Once the policy is created you’ll want to select it and click Run user flow in there you’ll find a metadata URL which will be used in your SPA application and functions. Make a note of it. While we’re here also make a not of the ID of the API application.

Now all this is created we’re now ready to jump over to the function app you want to authenticate. Phew, that took a while.

Switch back to your primary directory and head over to your function app. If you don’t have one created already just create a blank C# one. In the function app click through to the platform features and select Authentication.


In authentication turn on App Service Authentication and select Azure Active Directory. Switch over to advanced and enter the API application Id in the Client ID field and the metadata URL in the Issuer Url field. These are the two things you made notes about before leaving the B2C.

Active Directory Auth

Finally change the Action to take when request is not authenticated over to Log in with Azure Active Directory. Save the authentication page. Now you’ll need to make one final change over in the B2C. You’ll need to find the URL for you function app. This is easily found by clicking on a function and running it. Take the URL and back in the B2C head to the API application.

In the API application you’ll need to set the Reply URL. The URL should be of the format https://<functionapp name>/.auth/login/aad/callback so if you function app is called bob the result would be https://bob/.auth/login/aad/callback. With that in place we’re done the Azure setup.

In React

Open up a terminal and install the handy package react-aad-msal. (Note: If you run into problems authenticating you might want to try the react-aad-msal-jfm package instead. It works around a new domain that Microsoft is using for B2C which isn’t accepted by the react-aad-msal package.). This package provides some React components you can put on your page to do the actual authentication.

In a page I put in this control. I’m using Create ReactApp so the values for authority, clientID and scope are taken from a config file. The Authority is the Url for the policy so something like https://yourtenant.b2clogin.com/tfp/yourtenant.onmicrosoft.com/B2C_1_SiUpIn. The client Id is the ID of the SPA app from the B2C. Finally the scope is the fully qualified scope https://yourtenant.onmicrosoft.com/API/access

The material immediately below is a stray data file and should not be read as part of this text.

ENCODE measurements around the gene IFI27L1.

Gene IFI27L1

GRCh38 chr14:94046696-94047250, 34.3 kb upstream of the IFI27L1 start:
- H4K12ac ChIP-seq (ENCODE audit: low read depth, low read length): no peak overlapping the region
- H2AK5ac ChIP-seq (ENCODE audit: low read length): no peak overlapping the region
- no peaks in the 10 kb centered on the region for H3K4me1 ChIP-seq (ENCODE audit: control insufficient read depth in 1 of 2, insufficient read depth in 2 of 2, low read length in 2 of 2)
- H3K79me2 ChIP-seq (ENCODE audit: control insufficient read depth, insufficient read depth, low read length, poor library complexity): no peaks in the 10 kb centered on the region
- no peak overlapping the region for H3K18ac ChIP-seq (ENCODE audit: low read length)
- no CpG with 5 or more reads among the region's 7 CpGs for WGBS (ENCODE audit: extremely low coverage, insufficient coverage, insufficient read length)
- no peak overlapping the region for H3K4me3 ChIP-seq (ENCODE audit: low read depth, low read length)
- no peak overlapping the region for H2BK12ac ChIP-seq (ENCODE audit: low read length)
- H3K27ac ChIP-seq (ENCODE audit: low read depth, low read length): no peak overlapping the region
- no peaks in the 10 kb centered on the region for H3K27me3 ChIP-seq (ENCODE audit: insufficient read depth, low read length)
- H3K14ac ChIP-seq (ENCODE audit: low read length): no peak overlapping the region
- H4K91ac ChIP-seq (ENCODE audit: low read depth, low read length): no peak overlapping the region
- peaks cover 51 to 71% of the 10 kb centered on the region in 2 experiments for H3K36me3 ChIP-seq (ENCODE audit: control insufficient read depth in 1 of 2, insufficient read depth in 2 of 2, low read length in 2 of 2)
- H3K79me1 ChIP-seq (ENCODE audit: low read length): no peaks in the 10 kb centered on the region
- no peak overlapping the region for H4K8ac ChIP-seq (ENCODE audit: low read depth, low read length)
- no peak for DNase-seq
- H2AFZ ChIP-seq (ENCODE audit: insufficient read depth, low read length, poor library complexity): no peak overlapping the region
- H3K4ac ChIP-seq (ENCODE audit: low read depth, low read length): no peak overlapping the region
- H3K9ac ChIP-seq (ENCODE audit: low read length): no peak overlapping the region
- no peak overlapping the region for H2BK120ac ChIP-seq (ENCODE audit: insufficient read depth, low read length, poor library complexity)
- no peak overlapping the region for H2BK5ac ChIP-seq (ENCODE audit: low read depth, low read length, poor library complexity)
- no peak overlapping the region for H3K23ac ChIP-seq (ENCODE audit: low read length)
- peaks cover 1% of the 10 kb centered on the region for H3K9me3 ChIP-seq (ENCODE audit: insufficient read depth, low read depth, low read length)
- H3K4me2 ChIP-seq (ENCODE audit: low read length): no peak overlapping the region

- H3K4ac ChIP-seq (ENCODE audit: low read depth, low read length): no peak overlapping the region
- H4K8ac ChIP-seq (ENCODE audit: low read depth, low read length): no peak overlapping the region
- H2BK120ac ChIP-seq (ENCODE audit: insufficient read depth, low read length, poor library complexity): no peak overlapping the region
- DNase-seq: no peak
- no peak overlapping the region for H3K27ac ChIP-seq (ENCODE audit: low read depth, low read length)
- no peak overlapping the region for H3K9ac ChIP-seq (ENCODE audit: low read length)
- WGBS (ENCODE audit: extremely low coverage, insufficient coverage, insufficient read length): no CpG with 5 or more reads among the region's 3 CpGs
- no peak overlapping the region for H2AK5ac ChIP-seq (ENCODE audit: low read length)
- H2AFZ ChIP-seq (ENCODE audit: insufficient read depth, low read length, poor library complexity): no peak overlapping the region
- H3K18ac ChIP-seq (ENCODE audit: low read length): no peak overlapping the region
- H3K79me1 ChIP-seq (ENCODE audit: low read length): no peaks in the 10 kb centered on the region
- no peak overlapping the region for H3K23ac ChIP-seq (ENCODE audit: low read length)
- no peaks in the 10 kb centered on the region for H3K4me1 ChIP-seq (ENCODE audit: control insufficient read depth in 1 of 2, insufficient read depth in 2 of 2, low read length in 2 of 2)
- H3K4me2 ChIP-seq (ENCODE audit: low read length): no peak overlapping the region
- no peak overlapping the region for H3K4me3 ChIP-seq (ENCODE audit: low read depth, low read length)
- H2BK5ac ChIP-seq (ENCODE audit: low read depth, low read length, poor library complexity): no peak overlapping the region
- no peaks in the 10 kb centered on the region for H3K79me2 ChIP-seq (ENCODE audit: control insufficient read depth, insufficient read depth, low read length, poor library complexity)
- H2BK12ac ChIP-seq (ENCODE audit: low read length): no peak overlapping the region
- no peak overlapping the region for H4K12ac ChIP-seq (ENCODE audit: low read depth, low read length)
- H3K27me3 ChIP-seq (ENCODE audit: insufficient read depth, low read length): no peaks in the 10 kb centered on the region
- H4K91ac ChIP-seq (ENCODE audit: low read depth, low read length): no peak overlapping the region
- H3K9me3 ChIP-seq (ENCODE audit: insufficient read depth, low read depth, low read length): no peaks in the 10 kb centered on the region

import { AzureAD, LoginType, MsalAuthProviderFactory } from 'react-aad-msal-jfm';
    provider={new MsalAuthProviderFactory({
        authority: process.env.REACT_APP_AUTHORITY,
        clientID: process.env.REACT_APP_CLIENT_ID,
        scopes: [process.env.REACT_APP_SCOPE],
        type: LoginType.Popup,
        persistLoginPastSession: true,
        validateAuthority: false

    userInfoCallback={this.userJustLoggedIn} />

With this in place a login button is rendered. Click on the button and a popup will be shown with your login page. I saved off the bearer token from the userInfoCallback which is passed an object containing the jwtAccessToken. The emails we permitted as a claim are passed back as idToken.emails. My reducer looks a bit like

case getType(login.loginSuccess):
    return {
        loggedIn: true,y
        bearerToken: action.payload.body.jwtAccessToken,
        displayName: action.payload.body.user.name,
        userId: action.payload.body.user.userIdentifier,
        email: action.payload.body.user.idToken.emails[0]

This jwtAccess token should be used in the headers of any fetches against the function app.

let result = await fetch(`${process.env.REACT_APP_API_URL}/Practices`, {
            method: 'GET',
            headers: {
                'Authorization': `Bearer ${this.props.login.bearerToken}`